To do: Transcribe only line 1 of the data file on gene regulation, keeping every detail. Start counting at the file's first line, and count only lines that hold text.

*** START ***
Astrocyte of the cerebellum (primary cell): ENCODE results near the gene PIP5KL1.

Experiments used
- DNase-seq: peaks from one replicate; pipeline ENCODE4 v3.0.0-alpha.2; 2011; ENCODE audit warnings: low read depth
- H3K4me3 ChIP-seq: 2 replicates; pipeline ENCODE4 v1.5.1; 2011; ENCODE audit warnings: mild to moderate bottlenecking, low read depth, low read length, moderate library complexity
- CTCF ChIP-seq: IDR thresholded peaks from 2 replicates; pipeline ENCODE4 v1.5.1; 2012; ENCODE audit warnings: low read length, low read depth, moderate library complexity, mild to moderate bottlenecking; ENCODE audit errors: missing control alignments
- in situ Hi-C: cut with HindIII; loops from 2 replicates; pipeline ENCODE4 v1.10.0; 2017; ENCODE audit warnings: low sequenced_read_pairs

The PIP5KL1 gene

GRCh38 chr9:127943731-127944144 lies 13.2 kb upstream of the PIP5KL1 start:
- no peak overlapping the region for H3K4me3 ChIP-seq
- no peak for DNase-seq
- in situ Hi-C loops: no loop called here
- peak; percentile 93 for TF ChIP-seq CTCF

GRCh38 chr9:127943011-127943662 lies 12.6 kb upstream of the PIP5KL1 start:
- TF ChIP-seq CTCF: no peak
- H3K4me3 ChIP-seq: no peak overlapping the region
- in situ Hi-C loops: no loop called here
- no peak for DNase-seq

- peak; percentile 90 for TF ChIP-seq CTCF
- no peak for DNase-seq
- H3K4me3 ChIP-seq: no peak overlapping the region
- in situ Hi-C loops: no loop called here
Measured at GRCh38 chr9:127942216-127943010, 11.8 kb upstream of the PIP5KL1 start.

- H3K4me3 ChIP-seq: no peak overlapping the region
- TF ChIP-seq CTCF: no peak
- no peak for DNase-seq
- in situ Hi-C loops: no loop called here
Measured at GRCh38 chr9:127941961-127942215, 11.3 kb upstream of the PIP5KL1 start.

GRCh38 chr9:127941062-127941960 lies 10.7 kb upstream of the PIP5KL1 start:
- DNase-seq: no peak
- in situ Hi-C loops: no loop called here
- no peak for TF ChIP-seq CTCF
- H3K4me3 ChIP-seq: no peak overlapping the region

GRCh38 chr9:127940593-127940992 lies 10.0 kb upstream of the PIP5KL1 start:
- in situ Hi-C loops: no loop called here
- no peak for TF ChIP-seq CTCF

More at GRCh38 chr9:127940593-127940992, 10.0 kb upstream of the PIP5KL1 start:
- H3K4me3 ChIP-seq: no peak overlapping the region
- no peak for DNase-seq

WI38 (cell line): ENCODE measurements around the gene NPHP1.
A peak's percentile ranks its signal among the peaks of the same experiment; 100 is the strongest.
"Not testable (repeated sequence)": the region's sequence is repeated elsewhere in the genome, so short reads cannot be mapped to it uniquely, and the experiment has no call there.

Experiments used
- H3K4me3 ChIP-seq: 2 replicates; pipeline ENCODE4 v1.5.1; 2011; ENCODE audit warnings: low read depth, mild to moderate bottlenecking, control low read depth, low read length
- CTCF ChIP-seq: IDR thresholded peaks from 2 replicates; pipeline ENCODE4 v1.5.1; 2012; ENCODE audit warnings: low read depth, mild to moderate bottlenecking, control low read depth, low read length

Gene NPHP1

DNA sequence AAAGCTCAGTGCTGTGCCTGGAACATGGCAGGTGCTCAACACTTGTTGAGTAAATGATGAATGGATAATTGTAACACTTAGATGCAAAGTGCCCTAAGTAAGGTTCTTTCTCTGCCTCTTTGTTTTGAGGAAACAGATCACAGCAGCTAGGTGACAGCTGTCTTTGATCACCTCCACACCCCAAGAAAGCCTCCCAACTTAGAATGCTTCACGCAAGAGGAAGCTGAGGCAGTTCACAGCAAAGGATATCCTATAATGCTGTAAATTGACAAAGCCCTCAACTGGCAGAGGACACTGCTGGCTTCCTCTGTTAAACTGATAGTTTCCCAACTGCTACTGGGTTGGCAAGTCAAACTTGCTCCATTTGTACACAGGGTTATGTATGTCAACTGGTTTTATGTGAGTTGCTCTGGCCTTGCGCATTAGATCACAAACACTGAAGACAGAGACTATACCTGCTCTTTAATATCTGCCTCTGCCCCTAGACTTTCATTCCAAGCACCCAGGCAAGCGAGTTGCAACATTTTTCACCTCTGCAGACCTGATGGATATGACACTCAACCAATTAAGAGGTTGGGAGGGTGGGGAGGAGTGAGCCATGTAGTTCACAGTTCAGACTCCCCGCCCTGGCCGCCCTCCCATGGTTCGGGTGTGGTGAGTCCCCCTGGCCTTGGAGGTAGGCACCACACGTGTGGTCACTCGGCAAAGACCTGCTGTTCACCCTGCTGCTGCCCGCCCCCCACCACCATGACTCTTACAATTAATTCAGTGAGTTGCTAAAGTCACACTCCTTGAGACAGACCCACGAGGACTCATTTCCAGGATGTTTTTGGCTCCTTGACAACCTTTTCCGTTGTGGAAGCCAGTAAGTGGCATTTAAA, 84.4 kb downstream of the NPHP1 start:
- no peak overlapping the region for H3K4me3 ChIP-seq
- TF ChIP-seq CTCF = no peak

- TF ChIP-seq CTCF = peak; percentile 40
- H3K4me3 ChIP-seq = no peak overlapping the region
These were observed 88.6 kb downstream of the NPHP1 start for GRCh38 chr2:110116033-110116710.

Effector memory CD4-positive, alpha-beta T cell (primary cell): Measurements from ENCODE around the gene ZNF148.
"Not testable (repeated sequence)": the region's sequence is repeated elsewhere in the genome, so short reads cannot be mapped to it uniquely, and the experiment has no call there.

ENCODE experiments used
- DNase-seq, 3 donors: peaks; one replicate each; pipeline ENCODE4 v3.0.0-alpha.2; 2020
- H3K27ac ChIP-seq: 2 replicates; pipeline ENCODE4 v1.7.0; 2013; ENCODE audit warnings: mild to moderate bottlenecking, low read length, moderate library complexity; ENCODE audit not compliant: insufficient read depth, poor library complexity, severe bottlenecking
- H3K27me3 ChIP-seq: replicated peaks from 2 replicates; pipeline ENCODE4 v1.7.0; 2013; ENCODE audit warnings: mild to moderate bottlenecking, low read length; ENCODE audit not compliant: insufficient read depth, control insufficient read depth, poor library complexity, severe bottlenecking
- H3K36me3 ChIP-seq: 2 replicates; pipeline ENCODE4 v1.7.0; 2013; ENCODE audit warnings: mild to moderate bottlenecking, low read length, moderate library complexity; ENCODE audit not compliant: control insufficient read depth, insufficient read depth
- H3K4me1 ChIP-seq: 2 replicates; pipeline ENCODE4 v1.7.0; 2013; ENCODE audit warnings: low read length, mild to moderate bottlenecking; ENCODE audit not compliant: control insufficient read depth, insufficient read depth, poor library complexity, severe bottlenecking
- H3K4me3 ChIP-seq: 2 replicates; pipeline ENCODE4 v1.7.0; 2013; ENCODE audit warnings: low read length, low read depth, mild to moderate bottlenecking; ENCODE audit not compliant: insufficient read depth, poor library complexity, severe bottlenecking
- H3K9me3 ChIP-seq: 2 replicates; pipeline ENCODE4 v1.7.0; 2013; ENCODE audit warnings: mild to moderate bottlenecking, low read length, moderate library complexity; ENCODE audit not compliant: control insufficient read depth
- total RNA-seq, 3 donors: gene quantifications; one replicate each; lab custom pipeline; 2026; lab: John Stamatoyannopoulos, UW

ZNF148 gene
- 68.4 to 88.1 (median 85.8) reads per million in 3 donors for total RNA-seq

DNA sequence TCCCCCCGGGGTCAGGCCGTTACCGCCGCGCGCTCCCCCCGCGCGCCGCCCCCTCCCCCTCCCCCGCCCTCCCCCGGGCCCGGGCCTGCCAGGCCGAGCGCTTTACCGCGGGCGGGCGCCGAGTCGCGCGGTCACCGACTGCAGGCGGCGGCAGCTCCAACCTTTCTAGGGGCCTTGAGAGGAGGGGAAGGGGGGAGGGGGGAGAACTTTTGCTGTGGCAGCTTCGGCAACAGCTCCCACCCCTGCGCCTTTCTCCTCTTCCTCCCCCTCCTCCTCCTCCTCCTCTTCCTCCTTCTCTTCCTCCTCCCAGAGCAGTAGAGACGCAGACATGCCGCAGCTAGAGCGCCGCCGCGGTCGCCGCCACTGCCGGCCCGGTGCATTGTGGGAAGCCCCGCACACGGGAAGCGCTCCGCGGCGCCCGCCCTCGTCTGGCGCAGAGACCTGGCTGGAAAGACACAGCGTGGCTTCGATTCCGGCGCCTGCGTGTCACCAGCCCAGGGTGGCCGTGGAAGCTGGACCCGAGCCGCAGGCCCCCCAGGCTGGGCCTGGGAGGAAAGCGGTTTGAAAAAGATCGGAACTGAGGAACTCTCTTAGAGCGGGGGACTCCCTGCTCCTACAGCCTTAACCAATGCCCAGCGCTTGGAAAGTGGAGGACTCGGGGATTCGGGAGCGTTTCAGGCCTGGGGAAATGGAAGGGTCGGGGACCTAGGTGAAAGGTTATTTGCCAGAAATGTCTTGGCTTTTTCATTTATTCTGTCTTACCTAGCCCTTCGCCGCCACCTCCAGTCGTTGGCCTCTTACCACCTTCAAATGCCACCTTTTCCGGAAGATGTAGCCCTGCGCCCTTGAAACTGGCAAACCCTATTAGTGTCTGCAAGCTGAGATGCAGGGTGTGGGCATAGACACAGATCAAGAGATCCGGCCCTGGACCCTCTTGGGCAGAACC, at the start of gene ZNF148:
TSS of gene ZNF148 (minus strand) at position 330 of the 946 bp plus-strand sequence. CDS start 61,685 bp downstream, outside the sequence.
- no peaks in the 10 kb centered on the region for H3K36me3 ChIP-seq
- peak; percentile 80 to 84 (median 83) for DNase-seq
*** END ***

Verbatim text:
Astrocyte of the cerebellum (primary cell): ENCODE results near the gene PIP5KL1.